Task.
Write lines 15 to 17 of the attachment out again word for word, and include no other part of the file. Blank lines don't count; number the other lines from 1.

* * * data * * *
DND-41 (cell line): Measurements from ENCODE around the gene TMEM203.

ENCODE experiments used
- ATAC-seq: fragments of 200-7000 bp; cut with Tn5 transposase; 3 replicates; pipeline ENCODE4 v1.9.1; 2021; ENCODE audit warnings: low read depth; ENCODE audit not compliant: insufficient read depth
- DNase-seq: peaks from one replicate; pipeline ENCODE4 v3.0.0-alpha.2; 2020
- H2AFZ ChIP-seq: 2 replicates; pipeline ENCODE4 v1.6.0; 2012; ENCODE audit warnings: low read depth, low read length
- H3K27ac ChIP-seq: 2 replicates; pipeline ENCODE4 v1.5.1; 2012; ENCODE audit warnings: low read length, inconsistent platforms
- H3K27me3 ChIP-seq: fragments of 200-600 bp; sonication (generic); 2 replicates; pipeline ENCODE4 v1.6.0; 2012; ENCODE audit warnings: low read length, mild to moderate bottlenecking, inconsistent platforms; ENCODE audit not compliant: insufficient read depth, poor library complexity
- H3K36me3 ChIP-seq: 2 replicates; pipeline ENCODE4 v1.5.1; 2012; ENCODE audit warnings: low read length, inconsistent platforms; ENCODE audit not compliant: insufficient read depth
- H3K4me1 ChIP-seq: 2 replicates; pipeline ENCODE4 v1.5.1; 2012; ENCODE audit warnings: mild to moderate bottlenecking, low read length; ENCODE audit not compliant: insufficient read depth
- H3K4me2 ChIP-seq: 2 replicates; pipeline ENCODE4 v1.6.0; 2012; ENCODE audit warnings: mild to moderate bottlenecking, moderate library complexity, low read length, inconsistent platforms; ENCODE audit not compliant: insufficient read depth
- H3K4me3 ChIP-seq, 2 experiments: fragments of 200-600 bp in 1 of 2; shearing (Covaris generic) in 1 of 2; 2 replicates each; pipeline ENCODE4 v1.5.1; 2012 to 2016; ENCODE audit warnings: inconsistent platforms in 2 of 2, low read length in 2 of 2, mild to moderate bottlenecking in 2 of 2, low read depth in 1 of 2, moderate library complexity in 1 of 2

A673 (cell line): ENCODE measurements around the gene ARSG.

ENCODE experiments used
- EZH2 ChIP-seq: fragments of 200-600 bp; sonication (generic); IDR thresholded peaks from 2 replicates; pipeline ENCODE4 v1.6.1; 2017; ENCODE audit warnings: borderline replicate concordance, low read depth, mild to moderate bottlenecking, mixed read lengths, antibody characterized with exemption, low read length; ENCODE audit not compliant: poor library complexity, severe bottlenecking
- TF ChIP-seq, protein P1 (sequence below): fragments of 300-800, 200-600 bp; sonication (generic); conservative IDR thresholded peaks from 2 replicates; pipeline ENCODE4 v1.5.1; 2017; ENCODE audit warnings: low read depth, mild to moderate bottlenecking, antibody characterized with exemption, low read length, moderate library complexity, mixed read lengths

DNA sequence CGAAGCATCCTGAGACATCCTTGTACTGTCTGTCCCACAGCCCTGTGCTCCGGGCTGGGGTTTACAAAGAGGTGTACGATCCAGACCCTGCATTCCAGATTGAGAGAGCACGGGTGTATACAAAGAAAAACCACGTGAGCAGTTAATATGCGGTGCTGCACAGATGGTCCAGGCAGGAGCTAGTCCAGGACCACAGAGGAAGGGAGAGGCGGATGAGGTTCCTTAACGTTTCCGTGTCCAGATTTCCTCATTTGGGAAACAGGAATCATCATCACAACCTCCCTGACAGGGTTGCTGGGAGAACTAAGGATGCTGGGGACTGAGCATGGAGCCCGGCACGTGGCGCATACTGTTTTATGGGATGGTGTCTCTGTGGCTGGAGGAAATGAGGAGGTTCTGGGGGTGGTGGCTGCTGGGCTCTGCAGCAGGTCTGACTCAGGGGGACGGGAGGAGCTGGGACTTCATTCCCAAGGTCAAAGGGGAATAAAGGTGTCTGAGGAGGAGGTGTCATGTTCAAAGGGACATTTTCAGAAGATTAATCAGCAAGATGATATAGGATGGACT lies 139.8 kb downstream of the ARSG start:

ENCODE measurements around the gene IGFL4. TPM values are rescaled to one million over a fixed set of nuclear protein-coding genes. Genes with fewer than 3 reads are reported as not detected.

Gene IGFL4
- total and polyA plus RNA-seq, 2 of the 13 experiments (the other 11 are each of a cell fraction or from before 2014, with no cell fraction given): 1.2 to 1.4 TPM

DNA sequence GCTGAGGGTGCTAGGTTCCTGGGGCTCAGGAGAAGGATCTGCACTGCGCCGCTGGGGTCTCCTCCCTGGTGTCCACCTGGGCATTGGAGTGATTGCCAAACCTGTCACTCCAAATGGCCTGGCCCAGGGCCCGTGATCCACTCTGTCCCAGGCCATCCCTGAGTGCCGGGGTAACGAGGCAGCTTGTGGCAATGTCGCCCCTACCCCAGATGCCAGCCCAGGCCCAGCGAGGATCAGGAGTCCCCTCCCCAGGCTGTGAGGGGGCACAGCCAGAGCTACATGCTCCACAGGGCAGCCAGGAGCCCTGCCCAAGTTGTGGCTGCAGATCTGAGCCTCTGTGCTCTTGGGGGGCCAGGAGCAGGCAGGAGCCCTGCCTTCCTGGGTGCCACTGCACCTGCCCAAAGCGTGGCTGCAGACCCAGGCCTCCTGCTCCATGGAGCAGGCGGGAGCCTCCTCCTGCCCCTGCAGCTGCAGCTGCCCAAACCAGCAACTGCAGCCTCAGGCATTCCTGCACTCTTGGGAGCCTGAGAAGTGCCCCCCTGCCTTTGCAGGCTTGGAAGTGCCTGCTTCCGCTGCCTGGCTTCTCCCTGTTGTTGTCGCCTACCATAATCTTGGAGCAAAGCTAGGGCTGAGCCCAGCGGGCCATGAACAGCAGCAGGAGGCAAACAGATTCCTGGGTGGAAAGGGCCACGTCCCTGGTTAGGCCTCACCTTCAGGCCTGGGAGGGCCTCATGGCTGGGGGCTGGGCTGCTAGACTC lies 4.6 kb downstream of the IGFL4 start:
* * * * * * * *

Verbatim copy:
- TF ChIP-seq, protein P1 (sequence below): fragments of 300-800, 200-600 bp; sonication (generic); conservative IDR thresholded peaks from 2 replicates; pipeline ENCODE4 v1.5.1; 2017; ENCODE audit warnings: low read depth, mild to moderate bottlenecking, antibody characterized with exemption, low read length, moderate library complexity, mixed read lengths

DNA sequence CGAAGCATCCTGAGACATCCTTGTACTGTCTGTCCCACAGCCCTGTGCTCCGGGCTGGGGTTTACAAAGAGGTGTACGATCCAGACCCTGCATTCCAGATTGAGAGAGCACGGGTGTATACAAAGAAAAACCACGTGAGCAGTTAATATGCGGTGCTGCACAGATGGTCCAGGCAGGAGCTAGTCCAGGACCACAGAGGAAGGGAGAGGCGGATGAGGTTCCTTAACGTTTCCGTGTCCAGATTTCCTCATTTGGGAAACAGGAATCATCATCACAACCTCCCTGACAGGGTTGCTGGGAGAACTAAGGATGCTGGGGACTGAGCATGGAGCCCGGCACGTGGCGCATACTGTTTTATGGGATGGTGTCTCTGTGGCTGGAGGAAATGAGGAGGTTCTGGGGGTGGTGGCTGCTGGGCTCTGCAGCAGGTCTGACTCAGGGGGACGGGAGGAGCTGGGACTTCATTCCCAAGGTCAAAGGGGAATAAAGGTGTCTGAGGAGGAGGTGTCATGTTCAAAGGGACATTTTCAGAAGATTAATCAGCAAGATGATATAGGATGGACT lies 139.8 kb downstream of the ARSG start:

ENCODE measurements around the gene IGFL4. TPM values are rescaled to one million over a fixed set of nuclear protein-coding genes. Genes with fewer than 3 reads are reported as not detected.